If it can happen in Brooklyn, it can happen here.
That may be the mantra of Rachel Schwartzman, director of Forest Days, an outdoor learning program that will involve kindergarteners from C.W. Henry School spending a day in Carpenter’s Woods every week to supplement their classroom work this school year. Her involvement with the program began as a kindergarten teacher at the Brooklyn New School. During her 12 years there, she, fellow teachers, and her students would spend one day a week at Prospect Park, immersing themselves in hands-on, outdoor learning.
“[It became] everybody’s favorite day of the week,” she recalled. “The families loved it, the kids loved it, and the teachers were really excited to have this different quality of time with the students.”
When Schwartzman moved to Philadelphia in 2016, she wanted to continue the program here. Kindergarteners at Wissahickon Charter School’s Awbury campus in East Mt. Airy kicked off the Philly version of Forest Days at Awbury Arboretum last year. The program will continue there this school year.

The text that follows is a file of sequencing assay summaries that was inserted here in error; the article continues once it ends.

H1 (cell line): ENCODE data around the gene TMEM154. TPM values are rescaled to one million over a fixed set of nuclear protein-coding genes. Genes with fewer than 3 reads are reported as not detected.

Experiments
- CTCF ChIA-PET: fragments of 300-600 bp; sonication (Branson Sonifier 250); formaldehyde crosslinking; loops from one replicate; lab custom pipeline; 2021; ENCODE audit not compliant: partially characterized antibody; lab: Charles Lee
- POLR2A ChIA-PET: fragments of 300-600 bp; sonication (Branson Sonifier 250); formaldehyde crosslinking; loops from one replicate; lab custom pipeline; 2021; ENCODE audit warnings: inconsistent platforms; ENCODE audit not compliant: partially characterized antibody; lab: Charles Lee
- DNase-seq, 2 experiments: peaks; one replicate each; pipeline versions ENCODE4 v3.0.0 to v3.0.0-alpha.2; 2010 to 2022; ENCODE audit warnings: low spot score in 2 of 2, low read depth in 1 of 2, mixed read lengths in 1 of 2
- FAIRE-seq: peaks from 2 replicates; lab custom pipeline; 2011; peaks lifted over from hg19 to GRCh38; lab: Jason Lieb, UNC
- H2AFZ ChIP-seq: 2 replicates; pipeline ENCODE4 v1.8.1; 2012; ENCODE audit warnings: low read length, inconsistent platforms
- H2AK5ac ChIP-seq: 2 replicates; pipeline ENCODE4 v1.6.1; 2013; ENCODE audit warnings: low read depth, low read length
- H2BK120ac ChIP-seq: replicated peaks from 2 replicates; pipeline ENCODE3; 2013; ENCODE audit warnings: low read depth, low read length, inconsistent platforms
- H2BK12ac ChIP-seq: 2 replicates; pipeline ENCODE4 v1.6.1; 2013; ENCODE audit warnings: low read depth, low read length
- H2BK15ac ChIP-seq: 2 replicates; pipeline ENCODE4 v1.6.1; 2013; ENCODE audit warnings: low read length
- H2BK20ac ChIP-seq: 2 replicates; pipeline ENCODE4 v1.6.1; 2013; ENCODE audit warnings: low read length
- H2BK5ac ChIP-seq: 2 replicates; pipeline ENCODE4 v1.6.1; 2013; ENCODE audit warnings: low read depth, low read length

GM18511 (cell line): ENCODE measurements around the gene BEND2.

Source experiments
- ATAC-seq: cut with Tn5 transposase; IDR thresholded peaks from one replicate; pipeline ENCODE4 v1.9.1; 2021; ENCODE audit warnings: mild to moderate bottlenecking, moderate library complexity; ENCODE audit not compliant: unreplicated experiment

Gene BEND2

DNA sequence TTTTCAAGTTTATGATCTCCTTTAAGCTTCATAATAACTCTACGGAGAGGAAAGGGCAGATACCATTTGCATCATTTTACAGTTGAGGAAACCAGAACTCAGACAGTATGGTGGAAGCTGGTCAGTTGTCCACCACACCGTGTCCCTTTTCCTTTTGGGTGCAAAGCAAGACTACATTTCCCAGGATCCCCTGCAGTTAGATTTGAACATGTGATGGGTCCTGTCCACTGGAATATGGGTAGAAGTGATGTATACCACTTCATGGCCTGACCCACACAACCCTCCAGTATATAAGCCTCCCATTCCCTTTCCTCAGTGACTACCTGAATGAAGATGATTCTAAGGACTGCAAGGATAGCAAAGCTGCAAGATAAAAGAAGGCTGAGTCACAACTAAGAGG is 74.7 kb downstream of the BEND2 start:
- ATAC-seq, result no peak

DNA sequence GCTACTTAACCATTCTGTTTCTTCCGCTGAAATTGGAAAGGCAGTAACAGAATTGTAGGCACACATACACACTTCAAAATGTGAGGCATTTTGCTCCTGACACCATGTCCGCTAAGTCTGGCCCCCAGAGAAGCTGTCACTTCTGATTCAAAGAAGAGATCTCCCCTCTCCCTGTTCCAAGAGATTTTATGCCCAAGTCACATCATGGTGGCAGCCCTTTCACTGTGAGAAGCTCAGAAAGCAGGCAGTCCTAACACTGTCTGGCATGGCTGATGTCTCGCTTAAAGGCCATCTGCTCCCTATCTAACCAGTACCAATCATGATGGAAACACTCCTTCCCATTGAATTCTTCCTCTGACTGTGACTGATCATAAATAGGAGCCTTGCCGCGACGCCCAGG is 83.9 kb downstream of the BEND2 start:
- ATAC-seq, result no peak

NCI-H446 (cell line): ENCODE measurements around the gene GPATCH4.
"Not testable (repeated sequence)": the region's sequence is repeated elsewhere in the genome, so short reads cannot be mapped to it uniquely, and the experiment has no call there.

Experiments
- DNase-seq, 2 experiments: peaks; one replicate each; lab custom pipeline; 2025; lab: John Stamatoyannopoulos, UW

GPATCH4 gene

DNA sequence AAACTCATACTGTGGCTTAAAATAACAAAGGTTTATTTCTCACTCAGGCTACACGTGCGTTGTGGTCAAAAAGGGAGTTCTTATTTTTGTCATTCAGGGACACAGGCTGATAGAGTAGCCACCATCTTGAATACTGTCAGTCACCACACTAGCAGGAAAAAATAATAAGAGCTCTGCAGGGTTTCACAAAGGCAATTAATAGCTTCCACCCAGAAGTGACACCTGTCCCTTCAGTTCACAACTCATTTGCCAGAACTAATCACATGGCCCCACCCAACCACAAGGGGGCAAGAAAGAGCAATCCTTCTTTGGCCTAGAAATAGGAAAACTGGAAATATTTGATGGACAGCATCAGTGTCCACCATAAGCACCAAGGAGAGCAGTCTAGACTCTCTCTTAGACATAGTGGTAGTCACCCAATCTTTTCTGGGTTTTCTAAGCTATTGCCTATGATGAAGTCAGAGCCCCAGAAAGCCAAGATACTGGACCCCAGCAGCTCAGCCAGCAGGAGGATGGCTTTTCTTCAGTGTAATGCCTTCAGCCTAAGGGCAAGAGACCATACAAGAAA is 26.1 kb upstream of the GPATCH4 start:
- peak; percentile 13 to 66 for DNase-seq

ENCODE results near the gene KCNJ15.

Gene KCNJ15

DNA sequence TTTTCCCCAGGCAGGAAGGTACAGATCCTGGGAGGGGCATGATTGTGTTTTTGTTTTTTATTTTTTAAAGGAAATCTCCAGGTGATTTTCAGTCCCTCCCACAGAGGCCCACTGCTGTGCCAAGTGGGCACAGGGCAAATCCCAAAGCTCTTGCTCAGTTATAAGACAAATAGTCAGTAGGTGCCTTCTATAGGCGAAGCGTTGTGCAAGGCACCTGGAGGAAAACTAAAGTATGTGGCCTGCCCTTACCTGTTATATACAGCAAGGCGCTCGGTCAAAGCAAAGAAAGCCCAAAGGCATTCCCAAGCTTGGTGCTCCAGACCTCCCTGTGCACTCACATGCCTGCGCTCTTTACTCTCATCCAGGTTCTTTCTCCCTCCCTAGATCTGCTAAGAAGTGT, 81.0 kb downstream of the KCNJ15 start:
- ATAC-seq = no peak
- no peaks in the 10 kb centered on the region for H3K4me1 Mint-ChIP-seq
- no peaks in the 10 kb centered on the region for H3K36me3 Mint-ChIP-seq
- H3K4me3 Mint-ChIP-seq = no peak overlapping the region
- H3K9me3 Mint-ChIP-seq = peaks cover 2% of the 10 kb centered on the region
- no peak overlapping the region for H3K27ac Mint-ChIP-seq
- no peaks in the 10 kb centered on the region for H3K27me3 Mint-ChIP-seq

Forest Days is modeled after the forest schools found throughout Europe. In those schools, young students spend every day or several days a week learning outdoors. The program is an offshoot of the Eastern Region of Forest and Nature Schools, a 501(c) 3 nonprofit. Forest school-type programs exist in the United States, but mostly in private schools.
“We’re focused on trying to create a template that other public schools can adopt,” Schwartzman said.
Philadelphia’s many green spaces make it an ideal location for Forest Days to develop and grow. However, those spaces aren’t always located within walking distance to schools.
“It [involves] figuring out how to connect to that green space when they’re not walking,” Schwartzman said. “That’s going to be a challenge, because I’m told that the cost of buses is quite high.”
To address that challenge, and pay for the program, Schwartzman started a GoFundMe page last month: https://www.gofundme.com/urban-forest-school-philly-pilot. The cost for one child to participate in Forest Days for the school year is $220.
Along with giving kids valuable learning time outdoors, Forest Days also provides training for teachers. “We seek to inspire and ignite the same curiosity and sense of wonder and possibility in the teachers as we do within the children,” Schwartzman wrote in an Aug. 19 email. “We want this program to sustain well beyond the years of mentoring so that the teachers are confident to continue this work on their own.”